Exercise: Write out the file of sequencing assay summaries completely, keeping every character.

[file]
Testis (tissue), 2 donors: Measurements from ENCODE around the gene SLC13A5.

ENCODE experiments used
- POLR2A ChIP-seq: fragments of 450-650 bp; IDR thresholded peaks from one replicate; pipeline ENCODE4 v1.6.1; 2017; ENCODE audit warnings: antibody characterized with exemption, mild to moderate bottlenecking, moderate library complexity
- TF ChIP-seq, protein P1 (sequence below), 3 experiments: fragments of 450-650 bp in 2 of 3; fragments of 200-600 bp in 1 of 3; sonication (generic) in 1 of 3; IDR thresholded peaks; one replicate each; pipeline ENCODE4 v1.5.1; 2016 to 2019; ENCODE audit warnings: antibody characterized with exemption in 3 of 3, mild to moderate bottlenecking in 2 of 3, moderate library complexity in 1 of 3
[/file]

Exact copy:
Testis (tissue), 2 donors: Measurements from ENCODE around the gene SLC13A5.

ENCODE experiments used
- POLR2A ChIP-seq: fragments of 450-650 bp; IDR thresholded peaks from one replicate; pipeline ENCODE4 v1.6.1; 2017; ENCODE audit warnings: antibody characterized with exemption, mild to moderate bottlenecking, moderate library complexity
- TF ChIP-seq, protein P1 (sequence below), 3 experiments: fragments of 450-650 bp in 2 of 3; fragments of 200-600 bp in 1 of 3; sonication (generic) in 1 of 3; IDR thresholded peaks; one replicate each; pipeline ENCODE4 v1.5.1; 2016 to 2019; ENCODE audit warnings: antibody characterized with exemption in 3 of 3, mild to moderate bottlenecking in 2 of 3, moderate library complexity in 1 of 3